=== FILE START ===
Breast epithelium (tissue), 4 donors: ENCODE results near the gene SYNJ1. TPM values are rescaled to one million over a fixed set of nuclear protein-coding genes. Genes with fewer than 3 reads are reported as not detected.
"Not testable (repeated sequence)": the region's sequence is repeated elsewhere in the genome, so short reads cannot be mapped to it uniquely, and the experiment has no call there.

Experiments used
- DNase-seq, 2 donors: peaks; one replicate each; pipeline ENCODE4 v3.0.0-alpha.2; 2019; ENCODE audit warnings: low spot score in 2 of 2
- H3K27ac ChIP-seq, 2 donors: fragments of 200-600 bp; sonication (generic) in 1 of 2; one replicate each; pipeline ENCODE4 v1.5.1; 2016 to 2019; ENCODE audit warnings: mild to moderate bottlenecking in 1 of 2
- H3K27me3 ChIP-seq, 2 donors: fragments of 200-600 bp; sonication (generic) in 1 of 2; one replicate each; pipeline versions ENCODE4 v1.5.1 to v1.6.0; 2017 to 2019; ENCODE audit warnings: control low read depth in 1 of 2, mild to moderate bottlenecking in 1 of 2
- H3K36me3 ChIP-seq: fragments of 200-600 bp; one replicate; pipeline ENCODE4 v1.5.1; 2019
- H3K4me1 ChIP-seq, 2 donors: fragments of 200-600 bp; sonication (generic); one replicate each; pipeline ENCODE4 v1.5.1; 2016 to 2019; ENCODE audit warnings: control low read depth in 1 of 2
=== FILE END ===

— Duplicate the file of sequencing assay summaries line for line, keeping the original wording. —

Breast epithelium (tissue), 4 donors: ENCODE results near the gene SYNJ1. TPM values are rescaled to one million over a fixed set of nuclear protein-coding genes. Genes with fewer than 3 reads are reported as not detected.
"Not testable (repeated sequence)": the region's sequence is repeated elsewhere in the genome, so short reads cannot be mapped to it uniquely, and the experiment has no call there.

Experiments used
- DNase-seq, 2 donors: peaks; one replicate each; pipeline ENCODE4 v3.0.0-alpha.2; 2019; ENCODE audit warnings: low spot score in 2 of 2
- H3K27ac ChIP-seq, 2 donors: fragments of 200-600 bp; sonication (generic) in 1 of 2; one replicate each; pipeline ENCODE4 v1.5.1; 2016 to 2019; ENCODE audit warnings: mild to moderate bottlenecking in 1 of 2
- H3K27me3 ChIP-seq, 2 donors: fragments of 200-600 bp; sonication (generic) in 1 of 2; one replicate each; pipeline versions ENCODE4 v1.5.1 to v1.6.0; 2017 to 2019; ENCODE audit warnings: control low read depth in 1 of 2, mild to moderate bottlenecking in 1 of 2
- H3K36me3 ChIP-seq: fragments of 200-600 bp; one replicate; pipeline ENCODE4 v1.5.1; 2019
- H3K4me1 ChIP-seq, 2 donors: fragments of 200-600 bp; sonication (generic); one replicate each; pipeline ENCODE4 v1.5.1; 2016 to 2019; ENCODE audit warnings: control low read depth in 1 of 2